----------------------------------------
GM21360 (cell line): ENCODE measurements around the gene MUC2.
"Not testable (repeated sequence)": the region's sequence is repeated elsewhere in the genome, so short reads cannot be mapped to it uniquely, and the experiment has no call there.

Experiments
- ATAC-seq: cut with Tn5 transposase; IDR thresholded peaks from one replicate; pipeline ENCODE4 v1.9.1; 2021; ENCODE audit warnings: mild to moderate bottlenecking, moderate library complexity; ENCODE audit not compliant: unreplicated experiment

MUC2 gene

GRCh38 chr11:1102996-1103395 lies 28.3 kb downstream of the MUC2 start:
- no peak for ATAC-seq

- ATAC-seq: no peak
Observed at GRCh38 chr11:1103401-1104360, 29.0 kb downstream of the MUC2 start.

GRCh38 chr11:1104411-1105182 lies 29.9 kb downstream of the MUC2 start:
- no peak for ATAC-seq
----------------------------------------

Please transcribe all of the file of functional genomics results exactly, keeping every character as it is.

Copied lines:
GM21360 (cell line): ENCODE measurements around the gene MUC2.
"Not testable (repeated sequence)": the region's sequence is repeated elsewhere in the genome, so short reads cannot be mapped to it uniquely, and the experiment has no call there.

Experiments
- ATAC-seq: cut with Tn5 transposase; IDR thresholded peaks from one replicate; pipeline ENCODE4 v1.9.1; 2021; ENCODE audit warnings: mild to moderate bottlenecking, moderate library complexity; ENCODE audit not compliant: unreplicated experiment

MUC2 gene

GRCh38 chr11:1102996-1103395 lies 28.3 kb downstream of the MUC2 start:
- no peak for ATAC-seq

- ATAC-seq: no peak
Observed at GRCh38 chr11:1103401-1104360, 29.0 kb downstream of the MUC2 start.

GRCh38 chr11:1104411-1105182 lies 29.9 kb downstream of the MUC2 start:
- no peak for ATAC-seq